Reform our deformed lives

The words are famil­iar to us and we are filled with yearn­ing.
So we say them glibly, pas­sion­ate­ly, filled with hope—
lib­er­ty, mer­cy, free­dom, release, grace, peace.
We have some fleet­ing notion of what we must have
in order to live our lives ful­ly
And we have some wist­ful cer­ti­tude that these gifts
are giv­en only by you,
you with the many names …
you … holy, mer­ci­ful, just, long-suf­fer­ing, for­giv­ing,
demand­ing, promis­ing.
We gath­er our­selves togeth­er to sub­sume our hopes
under your rich names.

We name you by your name, har­bin­ger of lib­er­ty:
hear our prayers for liberty. 

    We are mind­ful of those caught, trapped, held, impris­oned by sys­tems of enslave­ment and abuse, by ideas and ide­olo­gies that demean and immo­bi­lize, by unre­al hopes and unground­ed fears. We our­selves know much of un-lib­er­ty, too wound­ed, too obe­di­ent, too dri­ven, too fear­ful. Be our mas­sive way of eman­ci­pa­tion and let us all be free at last.”

We name you by your name, pow­er of peace:
hear our prayers for peace. 

    We dare ask for the mid­dle wall of hos­til­i­ty to be bro­ken down, between lib­er­als and con­ser­v­a­tives in the church, between haves and have-nots, between vic­tims and per­pe­tra­tors, between all sorts of col­leagues in this place, and in all those are­nas besot with vio­lence, rage, and hate. We know we are not meant for abu­sive­ness, but we stut­ter before our voca­tion as peace­mak­ers. Trans­form us beyond our fear­ful­ness, our timid­i­ty, our exces­sive cer­ti­tude, that we may be vul­ner­a­ble enough to be peace­mak­ers, and so to be called your very own children.

We name you by your name, foun­tain of mer­cy:
hear our prayer for mercy.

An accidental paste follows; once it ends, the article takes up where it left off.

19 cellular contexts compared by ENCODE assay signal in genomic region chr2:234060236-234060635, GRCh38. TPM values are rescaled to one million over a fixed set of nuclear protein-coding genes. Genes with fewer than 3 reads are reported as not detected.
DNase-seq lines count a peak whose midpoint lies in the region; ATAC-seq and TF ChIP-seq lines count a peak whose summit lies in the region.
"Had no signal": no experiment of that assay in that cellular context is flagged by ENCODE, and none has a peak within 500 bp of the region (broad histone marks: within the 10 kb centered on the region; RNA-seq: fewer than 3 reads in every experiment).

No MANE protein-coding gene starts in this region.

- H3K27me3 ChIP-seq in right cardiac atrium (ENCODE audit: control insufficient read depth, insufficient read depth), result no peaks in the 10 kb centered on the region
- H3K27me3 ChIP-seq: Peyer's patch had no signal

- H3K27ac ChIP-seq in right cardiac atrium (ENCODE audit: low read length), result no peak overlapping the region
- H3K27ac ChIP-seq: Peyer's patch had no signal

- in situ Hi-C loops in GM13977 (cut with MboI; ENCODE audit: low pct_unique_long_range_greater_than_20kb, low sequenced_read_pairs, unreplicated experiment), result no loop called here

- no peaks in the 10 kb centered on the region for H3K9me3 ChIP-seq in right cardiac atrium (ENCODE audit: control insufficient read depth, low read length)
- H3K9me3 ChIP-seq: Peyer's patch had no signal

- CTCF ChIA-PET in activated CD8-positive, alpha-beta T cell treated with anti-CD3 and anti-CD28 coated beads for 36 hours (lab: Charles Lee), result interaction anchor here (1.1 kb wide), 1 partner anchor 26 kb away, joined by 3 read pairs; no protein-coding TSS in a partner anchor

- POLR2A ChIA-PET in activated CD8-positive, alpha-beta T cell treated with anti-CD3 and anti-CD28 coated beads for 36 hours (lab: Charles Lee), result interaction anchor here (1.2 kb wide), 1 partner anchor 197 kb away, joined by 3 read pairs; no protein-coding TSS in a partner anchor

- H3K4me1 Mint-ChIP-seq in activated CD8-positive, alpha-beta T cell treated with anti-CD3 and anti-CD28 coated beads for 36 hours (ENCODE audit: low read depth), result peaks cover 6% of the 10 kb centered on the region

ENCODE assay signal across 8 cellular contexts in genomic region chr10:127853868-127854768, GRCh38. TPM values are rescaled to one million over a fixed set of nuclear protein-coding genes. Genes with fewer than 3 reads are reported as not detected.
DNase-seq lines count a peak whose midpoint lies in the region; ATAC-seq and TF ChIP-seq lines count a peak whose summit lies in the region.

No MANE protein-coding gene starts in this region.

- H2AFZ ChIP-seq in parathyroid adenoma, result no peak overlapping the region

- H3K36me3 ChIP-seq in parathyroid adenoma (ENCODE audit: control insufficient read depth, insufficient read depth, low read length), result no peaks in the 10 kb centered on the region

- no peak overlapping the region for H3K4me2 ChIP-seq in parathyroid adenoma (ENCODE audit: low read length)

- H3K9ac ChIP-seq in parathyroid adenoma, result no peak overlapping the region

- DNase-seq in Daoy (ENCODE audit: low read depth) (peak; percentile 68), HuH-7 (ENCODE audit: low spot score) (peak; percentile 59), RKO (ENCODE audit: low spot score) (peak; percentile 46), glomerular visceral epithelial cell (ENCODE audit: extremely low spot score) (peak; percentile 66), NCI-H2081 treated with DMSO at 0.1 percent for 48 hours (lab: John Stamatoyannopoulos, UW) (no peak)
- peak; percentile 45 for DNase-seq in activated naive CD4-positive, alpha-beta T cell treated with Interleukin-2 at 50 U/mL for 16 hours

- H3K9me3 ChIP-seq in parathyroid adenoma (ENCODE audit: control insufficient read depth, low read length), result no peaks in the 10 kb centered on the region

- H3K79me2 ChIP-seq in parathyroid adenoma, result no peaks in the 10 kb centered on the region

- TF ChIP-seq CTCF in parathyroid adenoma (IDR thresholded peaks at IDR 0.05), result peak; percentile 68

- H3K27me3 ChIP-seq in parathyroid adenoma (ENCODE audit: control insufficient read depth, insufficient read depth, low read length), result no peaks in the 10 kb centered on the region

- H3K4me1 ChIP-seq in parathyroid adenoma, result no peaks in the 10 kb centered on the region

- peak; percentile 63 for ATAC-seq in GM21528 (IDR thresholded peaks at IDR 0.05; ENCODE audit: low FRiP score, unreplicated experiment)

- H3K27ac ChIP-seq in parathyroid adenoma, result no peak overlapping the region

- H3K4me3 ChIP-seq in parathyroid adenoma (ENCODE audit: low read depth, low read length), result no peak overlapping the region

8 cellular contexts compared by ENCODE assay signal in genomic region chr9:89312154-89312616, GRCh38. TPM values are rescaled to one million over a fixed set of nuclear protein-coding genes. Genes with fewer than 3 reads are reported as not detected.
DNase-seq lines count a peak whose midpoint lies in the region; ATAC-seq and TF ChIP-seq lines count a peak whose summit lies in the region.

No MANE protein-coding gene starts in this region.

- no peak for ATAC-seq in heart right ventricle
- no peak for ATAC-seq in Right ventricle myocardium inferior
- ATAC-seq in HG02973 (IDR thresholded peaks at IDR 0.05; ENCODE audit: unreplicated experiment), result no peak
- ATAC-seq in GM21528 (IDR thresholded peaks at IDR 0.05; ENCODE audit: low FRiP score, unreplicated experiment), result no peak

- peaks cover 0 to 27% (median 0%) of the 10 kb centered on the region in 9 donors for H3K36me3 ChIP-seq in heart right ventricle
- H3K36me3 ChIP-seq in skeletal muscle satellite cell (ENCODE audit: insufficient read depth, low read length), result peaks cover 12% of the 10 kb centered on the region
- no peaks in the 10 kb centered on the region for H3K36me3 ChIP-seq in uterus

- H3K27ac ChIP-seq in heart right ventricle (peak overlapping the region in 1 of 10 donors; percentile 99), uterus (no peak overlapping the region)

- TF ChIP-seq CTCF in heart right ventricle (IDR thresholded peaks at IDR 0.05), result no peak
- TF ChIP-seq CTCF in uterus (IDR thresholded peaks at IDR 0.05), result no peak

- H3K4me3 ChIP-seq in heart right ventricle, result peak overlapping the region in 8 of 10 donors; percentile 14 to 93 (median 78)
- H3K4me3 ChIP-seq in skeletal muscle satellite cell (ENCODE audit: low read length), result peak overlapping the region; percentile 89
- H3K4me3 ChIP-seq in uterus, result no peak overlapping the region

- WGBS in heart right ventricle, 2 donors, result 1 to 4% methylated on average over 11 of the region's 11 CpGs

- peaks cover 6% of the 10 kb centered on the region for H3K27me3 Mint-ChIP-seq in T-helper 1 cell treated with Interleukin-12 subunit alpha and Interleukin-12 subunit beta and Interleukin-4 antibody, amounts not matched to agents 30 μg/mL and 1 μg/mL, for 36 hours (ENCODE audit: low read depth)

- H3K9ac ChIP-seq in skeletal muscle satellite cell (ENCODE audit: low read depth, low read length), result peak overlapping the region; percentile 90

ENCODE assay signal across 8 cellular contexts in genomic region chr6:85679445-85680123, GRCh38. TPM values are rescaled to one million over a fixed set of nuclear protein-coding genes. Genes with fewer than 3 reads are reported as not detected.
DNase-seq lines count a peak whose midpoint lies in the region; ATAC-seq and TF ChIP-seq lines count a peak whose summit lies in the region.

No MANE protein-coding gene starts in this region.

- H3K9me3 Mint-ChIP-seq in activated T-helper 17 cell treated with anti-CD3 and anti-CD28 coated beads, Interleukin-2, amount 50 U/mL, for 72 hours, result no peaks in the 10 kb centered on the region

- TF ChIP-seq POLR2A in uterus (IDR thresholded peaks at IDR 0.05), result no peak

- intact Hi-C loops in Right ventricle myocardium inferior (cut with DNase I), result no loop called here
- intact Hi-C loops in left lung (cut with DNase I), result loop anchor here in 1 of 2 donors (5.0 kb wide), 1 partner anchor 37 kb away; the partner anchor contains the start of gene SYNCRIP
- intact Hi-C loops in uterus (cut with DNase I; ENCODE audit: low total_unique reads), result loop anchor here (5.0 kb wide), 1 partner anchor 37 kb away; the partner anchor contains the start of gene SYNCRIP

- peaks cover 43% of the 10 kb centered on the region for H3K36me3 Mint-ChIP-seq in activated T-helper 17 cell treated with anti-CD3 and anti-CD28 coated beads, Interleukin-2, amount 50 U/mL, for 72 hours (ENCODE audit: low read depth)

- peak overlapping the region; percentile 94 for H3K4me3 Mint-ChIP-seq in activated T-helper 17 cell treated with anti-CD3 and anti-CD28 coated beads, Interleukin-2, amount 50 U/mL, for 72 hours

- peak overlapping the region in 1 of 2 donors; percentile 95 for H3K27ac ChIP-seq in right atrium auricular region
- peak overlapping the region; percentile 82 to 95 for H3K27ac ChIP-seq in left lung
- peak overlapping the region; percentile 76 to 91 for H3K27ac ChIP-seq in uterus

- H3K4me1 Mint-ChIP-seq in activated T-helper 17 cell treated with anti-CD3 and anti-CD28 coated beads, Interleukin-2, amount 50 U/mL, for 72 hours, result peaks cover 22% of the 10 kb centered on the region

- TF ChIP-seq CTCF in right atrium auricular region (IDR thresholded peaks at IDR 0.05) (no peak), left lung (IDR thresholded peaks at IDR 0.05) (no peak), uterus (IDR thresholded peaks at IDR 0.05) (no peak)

Our world grows weary of the bat­ter­ing and the vicious cycles that devour us. We seem to have no capac­i­ty to break those vicious cycles of anti-neigh­bor­li­ness and self-hate. We turn, like our peo­ple always have, to you, sin­gle source of new­ness. Wait­ing father, in your mer­cy receive us and all our weary neigh­bors. Remem­ber­ing moth­er, hold us and all our des­per­ate friends. Pas­sion­ate lover, in your mer­cy cher­ish all our ene­mies. Gift giv­er, in your mer­cy embrace all those who are strangers to us, who are your well-beloved chil­dren. Make us, alto­geth­er, new.

Hear our prayers for lib­er­ty, for peace, for mer­cy.
Form us in free­dom and whole­ness and gen­tle­ness.
Reform our deformed lives toward
obe­di­ence which is our only free­dom,
praise which is our only poet­ry,
and love which is our only option.
Our con­fi­dence match­es our need, so we pray to you. Amen.

Writ­ten orig­i­nal­ly for Colum­bia The­o­log­i­cal Sem­i­nary on Jan­u­ary 13, 1994. Excerpt­ed from Awed to Heav­en, Root­ed in Earth: Prayers of Wal­ter Bruegge­mann (pp. 115 – 116), Min­neapo­lis: Fortress Press, 2002.

Pho­to by Shayne Inc Pho­tog­ra­phy on Unsplash

· Last Featured on April 2022

📚 The 2022 – 23 Ren­o­varé Book Club

This year’s nine-month, soul-shap­ing jour­ney fea­tures four books, old and new, prayer­ful­ly curat­ed by Ren­o­varé. Now under­way and there’s still time to join.

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